At GICG, we have helped hundreds of individuals wanting to have a base in the best jurisdiction suited for them. Since 1996, we have developed strong ties with both our global clients and various governments that we support in the creation and audits of citizenship and residency programs.
We have been part of the investment immigration industry long enough to understand the importance of tailor-made solutions, answering client needs depending on their business, as well as family and personal circumstances.
Over the years, we have identified the main areas of concerns for the Indian community and believe that residency programs such as the Malta Residency and Visa Programme (MRVP) offer strong benefits without critical disruption. Introduced in 2015 by virtue of the Immigration Act (CAP. 217, through L.N 288/2015, and amended by L.N 189/2017), the MRVP entitles government approved individuals from outside the European Union (EU) and the European Economic Area (EEA) to a certificate allowing the beneficiary and his/her registered dependents the right to reside, settle or stay indefinitely in Malta.
This certificate also allows all the applicants to travel freely throughout the EU, EEA and Switzerland. Admission to this program is granted after an investment of circa €330,000 depending on the applicant’s circumstances. As physical relocation is not an obligation, the residence permit could considerably improve the global business capacities of the applicant.
For example, an Indian Entrepreneur could establish a company in Malta, serving clients based in Germany, whilst travelling freely to any of the EU/EEA countries for business or personal purposes. Alternatively, Indian citizens who would like to take full advantage of the strategic location Malta offers, as Robert Viswanathan Chandran did with Singapore, while being able to work, live or study in any of the EU countries and travel visa-free to over 160 countries (including the US and Canada) should consider the Malta Individual Investment Programme (MIIP). Launched in 2014 (under L.N 47/2014), it is the first citizenship- by-investment program of its kind to be endorsed by the European Commission, thanks to its robust due diligence processes, approving only first-class and reputable applicants.
In order to qualify, the applicant must fulfil the following three criteria: a contribution to the Social and Economic Fund of Malta, an investment in a real estate property and a financial instrument approved by the government, for an approximate total sum of €900,000 depending on the individual’s circumstances.
This program delivers a passport from one of the safest and most prominent EU countries, opening doors to the European market within a timeframe of 12 months. Over the years, Malta and India have developed strong ties. Malta has hosted many splendid Indian weddings, the most extravagant of which took place in 2017 with an average expenditure of €2 million.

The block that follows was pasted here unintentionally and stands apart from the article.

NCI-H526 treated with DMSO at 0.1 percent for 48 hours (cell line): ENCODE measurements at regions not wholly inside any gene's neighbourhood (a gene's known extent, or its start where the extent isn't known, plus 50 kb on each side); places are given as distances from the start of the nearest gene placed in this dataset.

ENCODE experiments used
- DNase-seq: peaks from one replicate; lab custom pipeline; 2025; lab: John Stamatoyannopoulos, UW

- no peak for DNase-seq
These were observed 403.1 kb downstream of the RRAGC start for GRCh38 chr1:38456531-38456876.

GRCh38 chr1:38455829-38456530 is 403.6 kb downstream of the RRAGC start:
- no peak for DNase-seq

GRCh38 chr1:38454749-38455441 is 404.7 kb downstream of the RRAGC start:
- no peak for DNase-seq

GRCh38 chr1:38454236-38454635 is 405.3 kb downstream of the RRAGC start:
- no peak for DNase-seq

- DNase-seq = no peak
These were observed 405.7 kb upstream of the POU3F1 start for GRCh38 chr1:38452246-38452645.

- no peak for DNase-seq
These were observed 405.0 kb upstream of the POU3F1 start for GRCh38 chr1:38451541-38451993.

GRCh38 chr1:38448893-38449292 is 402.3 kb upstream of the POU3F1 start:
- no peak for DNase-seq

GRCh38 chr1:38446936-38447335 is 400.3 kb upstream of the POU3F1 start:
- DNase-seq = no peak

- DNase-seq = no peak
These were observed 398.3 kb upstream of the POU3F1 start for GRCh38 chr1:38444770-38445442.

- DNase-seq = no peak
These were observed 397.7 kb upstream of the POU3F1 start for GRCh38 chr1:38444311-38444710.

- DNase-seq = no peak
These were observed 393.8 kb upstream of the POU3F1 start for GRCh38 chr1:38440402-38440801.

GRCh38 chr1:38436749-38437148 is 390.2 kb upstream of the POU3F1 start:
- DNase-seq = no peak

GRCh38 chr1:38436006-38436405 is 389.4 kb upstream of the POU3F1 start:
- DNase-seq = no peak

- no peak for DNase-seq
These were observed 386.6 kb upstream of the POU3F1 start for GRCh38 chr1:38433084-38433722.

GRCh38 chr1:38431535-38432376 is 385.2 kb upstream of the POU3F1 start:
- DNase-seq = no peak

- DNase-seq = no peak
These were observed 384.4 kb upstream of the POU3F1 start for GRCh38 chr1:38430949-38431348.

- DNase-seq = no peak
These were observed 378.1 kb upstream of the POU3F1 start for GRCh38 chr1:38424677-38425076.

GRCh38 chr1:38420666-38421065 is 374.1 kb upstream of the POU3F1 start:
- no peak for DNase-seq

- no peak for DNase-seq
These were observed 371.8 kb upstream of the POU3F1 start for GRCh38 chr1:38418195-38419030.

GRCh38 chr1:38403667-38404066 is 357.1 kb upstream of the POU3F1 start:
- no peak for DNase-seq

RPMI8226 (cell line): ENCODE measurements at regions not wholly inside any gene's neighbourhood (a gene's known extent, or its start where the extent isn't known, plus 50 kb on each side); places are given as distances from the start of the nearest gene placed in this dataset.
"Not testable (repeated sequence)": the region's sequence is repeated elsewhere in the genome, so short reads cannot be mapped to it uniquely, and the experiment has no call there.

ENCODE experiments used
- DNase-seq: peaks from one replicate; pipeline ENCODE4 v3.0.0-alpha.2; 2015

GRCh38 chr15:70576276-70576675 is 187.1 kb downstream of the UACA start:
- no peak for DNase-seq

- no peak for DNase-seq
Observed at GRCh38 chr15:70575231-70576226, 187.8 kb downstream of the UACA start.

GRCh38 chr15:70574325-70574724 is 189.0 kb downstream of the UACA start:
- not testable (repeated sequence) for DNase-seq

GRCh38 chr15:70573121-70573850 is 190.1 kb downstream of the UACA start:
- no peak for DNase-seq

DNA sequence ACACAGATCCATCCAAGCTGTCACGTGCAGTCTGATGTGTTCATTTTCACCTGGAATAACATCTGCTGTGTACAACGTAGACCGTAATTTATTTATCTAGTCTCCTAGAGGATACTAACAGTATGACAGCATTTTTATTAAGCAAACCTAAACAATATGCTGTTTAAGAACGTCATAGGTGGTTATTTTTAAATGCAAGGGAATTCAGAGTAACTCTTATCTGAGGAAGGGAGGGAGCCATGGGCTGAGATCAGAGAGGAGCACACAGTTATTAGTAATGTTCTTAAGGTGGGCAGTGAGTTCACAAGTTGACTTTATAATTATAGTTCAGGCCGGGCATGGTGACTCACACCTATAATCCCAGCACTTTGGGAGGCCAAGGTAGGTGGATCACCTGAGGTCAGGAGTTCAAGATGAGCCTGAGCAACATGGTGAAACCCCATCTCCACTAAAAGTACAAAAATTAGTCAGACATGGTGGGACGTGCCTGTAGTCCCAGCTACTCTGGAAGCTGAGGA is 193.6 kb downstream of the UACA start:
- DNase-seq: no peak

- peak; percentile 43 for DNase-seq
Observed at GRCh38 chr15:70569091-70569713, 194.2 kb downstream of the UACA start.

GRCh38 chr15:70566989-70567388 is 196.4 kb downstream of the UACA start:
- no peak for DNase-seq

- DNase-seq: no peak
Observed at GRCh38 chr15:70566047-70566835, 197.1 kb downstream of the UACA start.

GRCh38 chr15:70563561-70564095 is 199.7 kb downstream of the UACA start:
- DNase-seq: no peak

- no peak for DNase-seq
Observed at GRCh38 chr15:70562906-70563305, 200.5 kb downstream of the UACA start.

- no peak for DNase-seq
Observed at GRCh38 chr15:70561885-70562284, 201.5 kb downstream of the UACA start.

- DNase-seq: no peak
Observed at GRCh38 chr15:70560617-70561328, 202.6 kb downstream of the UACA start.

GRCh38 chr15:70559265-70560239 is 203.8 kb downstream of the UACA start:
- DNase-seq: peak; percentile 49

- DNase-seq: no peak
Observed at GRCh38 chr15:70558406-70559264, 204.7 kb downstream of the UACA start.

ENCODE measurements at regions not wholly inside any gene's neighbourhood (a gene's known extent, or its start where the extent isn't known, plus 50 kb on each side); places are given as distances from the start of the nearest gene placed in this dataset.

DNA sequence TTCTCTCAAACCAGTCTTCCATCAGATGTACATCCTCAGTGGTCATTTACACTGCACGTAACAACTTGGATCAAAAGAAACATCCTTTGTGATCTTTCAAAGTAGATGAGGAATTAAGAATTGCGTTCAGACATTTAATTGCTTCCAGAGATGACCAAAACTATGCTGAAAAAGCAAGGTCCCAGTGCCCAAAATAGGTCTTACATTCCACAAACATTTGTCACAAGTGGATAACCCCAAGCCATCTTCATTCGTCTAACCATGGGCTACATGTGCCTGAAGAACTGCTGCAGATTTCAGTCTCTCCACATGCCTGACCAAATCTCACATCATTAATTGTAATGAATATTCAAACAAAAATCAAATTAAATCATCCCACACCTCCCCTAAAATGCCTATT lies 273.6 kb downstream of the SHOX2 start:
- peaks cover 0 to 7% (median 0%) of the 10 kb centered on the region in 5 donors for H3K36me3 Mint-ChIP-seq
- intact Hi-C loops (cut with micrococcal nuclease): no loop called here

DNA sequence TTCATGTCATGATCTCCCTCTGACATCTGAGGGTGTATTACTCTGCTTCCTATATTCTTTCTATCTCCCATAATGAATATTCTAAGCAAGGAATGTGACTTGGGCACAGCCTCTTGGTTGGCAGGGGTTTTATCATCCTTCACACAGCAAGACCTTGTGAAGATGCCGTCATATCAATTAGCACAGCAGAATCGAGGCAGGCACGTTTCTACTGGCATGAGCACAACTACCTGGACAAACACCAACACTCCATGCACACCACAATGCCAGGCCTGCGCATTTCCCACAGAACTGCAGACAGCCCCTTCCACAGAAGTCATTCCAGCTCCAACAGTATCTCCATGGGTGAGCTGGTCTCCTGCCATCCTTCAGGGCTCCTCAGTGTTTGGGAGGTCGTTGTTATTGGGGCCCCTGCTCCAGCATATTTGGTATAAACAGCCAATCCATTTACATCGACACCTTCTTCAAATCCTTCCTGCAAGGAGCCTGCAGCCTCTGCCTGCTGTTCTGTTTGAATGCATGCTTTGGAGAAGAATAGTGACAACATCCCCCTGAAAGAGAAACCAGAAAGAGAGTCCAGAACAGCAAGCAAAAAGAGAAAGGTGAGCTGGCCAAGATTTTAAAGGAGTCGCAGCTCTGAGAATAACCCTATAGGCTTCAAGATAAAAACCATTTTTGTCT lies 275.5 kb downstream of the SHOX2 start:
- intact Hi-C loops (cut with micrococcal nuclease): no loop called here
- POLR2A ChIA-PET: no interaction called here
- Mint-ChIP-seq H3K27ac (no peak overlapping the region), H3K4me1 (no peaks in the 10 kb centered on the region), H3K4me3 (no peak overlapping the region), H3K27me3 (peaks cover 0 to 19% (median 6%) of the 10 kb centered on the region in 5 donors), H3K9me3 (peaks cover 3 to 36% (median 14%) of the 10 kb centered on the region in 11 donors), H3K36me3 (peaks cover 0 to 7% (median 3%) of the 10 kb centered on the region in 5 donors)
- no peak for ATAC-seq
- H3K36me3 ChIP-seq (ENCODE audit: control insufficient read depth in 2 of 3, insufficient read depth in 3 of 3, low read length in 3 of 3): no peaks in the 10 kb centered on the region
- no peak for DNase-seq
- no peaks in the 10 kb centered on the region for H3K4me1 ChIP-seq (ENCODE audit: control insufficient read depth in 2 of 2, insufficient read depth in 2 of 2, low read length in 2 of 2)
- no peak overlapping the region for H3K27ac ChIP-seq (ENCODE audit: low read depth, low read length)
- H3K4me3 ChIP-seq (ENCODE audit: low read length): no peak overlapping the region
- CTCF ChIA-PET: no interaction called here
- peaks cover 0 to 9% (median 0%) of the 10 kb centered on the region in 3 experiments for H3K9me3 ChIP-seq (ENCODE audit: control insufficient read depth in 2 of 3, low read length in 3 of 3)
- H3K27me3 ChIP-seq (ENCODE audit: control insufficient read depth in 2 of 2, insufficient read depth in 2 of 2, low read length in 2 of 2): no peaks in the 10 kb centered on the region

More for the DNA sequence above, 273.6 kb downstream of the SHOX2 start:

Several wedding planning agencies have even decided to take over this business segment by only focusing on organising Indian weddings in Malta. Additionally, the Bollywood film industry also developed a strong interest in the small Mediterranean island since several movies were shot in Malta recently.
All those links between the Maltese and Indian culture reflect the existing bonds between the two countries, which are anticipated to witness further development in the coming years. As the Indian community expands phenomenally all over the world, so does the Indian culture. Citizenship solutions available are simply a manner of enhancing the travel and business abilities to nationals of countries with less mobility power like India but does not devalue the culture and identity of those individuals.
Understanding this element created a greater recognition of the industry’s benefits which is illustrated by the strong global increase in citizenship and residency offers and demands for the past 20 years. At GICG, our in-house lawyers and local agents strive to develop personalised solutions for every client, not only in Malta but in all the prime jurisdictions offering residency or citizenship programs such as Cyprus, Greece, Montenegro and The Caribbean.
Atef El Kadi is the Managing Director of Global Information Consulting Group (GICG), a multinational firm and licensed agent offering citizenship, residency and investment solutions for clients across the globe. Atef has been in the investment migration industry since 1996 and has an extensive track record of supporting global clients in their search for the ideal investment solution for their personal and business needs.
He also assists many governments in the creation and audit of citizenship and residency programs. He started with the promotion of the Québec immigration-by-investment program and progressively expanded its portfolio to other successful programs in Dominica, St Kitts & Nevis, Cyprus, Greece, Montenegro and Malta.
Atef is a regular speaker at renowned industry events where he provides his expertise, vision and analysis of the actual and future trends of the market.
“An Indian Entrepreneur could establish a company in Malta, serving clients based in Germany, whilst travelling freely to any of the EU/EEA countries for business or personal purposes”
Interested in finding out more about Citizenship by investment for Global Indians? email [email protected]